This is SCIENCE IN THE NEWS in V.O.A. Special English. I’m Bob Doughty.
And I’m Pat Bodnar. Hundreds of scientists, health care experts and policy makers met in Cameroon last week to talk about the deadly disease malaria. Today, we tell about that conference. We also explain the causes of and treatments for malaria.
A group called the Multilateral Initiative on Malaria organized the conference in Yaounde, Cameroon. Sixty-five countries were represented at the six days of meetings.
The representatives met in the continent most troubled by malaria. Each year, the disease kills more than one million people. Most of those killed are children in Africa. Health experts say malaria kills one African child every thirty seconds.
A common insect, the mosquito, is responsible for the spread of malaria. The Anopheles mosquito carries the parasite that causes the disease. Very small parasites develop in the stomach of the mosquito. Parasites are organisms that live on or in another animal and get their food from that animal.
The general name for the malaria parasite is Plasmodium. Mosquitoes pass the parasites to people when they drink blood through the skin. However, only the female Anopheles mosquitoes drink blood. The males feed only on plant juices.
The female Anopheles mosquito drinks blood from people and animals by breaking through the skin with its long, tube-like feeding device. The parasites enter the blood of the victim. The blood carries the parasites to the victim's liver. From there they invade cells and reproduce.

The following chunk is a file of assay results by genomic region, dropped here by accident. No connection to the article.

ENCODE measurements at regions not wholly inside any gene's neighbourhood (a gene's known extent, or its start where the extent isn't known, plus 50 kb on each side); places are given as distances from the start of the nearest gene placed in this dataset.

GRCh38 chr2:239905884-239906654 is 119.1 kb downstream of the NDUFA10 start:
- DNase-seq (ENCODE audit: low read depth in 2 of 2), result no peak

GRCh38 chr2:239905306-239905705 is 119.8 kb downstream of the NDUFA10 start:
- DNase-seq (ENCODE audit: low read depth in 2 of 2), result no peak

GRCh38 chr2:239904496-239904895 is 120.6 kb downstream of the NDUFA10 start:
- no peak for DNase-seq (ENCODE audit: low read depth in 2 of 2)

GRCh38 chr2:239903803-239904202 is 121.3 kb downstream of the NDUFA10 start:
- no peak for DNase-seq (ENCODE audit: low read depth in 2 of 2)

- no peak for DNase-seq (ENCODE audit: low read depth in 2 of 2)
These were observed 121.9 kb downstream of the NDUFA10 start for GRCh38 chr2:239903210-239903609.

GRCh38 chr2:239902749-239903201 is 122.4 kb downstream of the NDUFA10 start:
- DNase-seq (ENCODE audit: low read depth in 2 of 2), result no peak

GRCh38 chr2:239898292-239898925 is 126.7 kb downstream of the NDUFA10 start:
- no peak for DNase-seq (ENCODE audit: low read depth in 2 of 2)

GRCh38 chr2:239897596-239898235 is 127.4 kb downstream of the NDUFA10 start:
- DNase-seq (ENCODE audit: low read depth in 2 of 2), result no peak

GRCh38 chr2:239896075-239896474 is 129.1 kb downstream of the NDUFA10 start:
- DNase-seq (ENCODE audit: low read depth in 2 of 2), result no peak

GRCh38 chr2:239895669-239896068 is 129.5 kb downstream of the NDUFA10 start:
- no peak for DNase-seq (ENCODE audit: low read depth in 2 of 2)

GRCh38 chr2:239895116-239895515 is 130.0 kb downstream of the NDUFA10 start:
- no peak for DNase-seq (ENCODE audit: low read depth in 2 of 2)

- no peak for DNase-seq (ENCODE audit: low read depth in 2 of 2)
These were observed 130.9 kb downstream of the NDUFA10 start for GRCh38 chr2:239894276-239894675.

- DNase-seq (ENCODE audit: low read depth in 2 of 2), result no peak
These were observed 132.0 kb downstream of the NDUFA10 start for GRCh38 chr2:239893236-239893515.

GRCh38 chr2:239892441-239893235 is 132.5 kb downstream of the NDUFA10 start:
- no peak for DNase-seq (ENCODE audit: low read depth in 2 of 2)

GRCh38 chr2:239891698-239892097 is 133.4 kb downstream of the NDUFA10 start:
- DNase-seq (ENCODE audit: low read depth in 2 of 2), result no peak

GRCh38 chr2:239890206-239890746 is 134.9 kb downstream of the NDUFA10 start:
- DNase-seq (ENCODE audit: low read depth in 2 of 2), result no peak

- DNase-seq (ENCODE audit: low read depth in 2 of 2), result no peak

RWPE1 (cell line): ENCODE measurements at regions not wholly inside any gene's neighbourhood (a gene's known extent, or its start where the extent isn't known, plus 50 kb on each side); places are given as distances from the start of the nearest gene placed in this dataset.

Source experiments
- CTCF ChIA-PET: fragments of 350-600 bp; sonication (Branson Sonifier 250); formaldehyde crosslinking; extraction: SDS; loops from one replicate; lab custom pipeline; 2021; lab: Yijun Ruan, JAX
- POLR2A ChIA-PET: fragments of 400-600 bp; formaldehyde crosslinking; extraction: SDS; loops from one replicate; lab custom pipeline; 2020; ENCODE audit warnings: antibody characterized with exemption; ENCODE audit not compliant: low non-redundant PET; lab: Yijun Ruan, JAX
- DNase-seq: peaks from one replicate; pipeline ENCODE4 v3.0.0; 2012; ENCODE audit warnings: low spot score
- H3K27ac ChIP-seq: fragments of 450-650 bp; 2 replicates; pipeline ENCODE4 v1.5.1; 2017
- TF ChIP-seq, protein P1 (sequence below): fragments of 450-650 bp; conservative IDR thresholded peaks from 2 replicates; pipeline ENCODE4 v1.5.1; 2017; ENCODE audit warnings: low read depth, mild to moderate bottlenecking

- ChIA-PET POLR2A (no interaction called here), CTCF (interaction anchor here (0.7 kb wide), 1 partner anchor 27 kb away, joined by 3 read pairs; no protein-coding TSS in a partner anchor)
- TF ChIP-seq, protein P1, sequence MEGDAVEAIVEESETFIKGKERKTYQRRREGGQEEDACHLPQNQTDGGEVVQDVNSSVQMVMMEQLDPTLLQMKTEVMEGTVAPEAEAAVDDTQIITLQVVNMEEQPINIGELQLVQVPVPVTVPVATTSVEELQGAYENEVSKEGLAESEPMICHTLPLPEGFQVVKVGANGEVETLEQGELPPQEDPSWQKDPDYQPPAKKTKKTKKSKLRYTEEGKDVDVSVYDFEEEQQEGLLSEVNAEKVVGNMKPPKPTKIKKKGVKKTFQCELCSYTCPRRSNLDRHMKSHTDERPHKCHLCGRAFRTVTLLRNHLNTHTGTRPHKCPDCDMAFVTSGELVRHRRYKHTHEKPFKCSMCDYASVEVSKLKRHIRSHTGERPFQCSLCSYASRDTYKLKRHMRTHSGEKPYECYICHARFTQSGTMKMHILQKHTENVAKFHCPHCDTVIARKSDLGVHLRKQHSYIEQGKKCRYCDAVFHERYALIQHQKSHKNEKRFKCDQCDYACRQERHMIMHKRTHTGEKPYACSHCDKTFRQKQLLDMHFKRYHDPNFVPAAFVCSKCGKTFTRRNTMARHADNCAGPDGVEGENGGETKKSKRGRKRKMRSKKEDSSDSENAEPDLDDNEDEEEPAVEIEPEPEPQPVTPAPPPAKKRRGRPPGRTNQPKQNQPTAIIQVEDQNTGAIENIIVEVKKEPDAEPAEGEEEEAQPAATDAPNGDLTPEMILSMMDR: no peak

After nine to sixteen days, the parasites return to the blood and enter the red blood cells. Then they reproduce again. As they do this, they destroy the blood cells. In a short time, the victim develops a high body temperature. The victim becomes weak and is unable to carry out normal activities.
Other signs of malaria include pain in the muscles or head and shaking. Patients with severe malaria may develop liver and kidney failure, seizures and become unable to communicate.
These signs of malaria have been observed since the beginning of history. Scientists examining bodies of ancient Egyptians have found evidence of the disease in people who lived at least three thousand years ago. And scientists have found mosquitoes in fossil remains millions of years old.
At one time, it was believed that malaria was caused by bad air. People believed this bad air came from areas of water that were not deep and did not move. It seemed that malaria was most common near these swamps.
Ancient people suspected that mosquitoes were linked to malaria. The Greek historian Herodotus lived about two thousand four hundred years ago. He noted that in swampy areas of Egypt, some people slept in tall structures where mosquitoes could not go. Or they slept under special material called nets that mosquitoes could not go through.